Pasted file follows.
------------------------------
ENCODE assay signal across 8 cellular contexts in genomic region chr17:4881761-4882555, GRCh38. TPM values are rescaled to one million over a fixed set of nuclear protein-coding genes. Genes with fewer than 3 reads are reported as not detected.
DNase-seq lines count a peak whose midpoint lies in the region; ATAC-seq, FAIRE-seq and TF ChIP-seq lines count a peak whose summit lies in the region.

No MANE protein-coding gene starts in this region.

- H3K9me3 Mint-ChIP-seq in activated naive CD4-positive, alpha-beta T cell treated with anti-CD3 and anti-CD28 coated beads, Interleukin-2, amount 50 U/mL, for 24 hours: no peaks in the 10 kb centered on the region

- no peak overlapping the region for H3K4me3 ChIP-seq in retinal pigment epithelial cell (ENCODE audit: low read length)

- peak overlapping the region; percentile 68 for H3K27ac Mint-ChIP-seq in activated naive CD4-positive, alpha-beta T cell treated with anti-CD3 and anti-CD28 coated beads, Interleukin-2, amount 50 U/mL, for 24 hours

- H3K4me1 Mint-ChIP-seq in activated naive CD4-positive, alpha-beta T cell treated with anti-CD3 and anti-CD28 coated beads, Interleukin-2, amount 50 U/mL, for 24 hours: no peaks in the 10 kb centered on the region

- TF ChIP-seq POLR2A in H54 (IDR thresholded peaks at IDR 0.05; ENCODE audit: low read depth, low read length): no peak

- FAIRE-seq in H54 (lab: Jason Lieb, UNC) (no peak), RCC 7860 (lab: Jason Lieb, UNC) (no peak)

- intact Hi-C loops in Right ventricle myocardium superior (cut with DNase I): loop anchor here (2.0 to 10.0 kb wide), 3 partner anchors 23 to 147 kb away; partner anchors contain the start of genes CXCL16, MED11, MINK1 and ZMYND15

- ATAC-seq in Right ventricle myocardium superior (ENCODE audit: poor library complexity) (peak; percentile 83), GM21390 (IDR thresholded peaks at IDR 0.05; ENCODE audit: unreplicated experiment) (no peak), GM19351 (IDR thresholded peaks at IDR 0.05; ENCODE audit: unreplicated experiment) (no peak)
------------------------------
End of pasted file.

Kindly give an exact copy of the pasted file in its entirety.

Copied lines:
ENCODE assay signal across 8 cellular contexts in genomic region chr17:4881761-4882555, GRCh38. TPM values are rescaled to one million over a fixed set of nuclear protein-coding genes. Genes with fewer than 3 reads are reported as not detected.
DNase-seq lines count a peak whose midpoint lies in the region; ATAC-seq, FAIRE-seq and TF ChIP-seq lines count a peak whose summit lies in the region.

No MANE protein-coding gene starts in this region.

- H3K9me3 Mint-ChIP-seq in activated naive CD4-positive, alpha-beta T cell treated with anti-CD3 and anti-CD28 coated beads, Interleukin-2, amount 50 U/mL, for 24 hours: no peaks in the 10 kb centered on the region

- no peak overlapping the region for H3K4me3 ChIP-seq in retinal pigment epithelial cell (ENCODE audit: low read length)

- peak overlapping the region; percentile 68 for H3K27ac Mint-ChIP-seq in activated naive CD4-positive, alpha-beta T cell treated with anti-CD3 and anti-CD28 coated beads, Interleukin-2, amount 50 U/mL, for 24 hours

- H3K4me1 Mint-ChIP-seq in activated naive CD4-positive, alpha-beta T cell treated with anti-CD3 and anti-CD28 coated beads, Interleukin-2, amount 50 U/mL, for 24 hours: no peaks in the 10 kb centered on the region

- TF ChIP-seq POLR2A in H54 (IDR thresholded peaks at IDR 0.05; ENCODE audit: low read depth, low read length): no peak

- FAIRE-seq in H54 (lab: Jason Lieb, UNC) (no peak), RCC 7860 (lab: Jason Lieb, UNC) (no peak)

- intact Hi-C loops in Right ventricle myocardium superior (cut with DNase I): loop anchor here (2.0 to 10.0 kb wide), 3 partner anchors 23 to 147 kb away; partner anchors contain the start of genes CXCL16, MED11, MINK1 and ZMYND15

- ATAC-seq in Right ventricle myocardium superior (ENCODE audit: poor library complexity) (peak; percentile 83), GM21390 (IDR thresholded peaks at IDR 0.05; ENCODE audit: unreplicated experiment) (no peak), GM19351 (IDR thresholded peaks at IDR 0.05; ENCODE audit: unreplicated experiment) (no peak)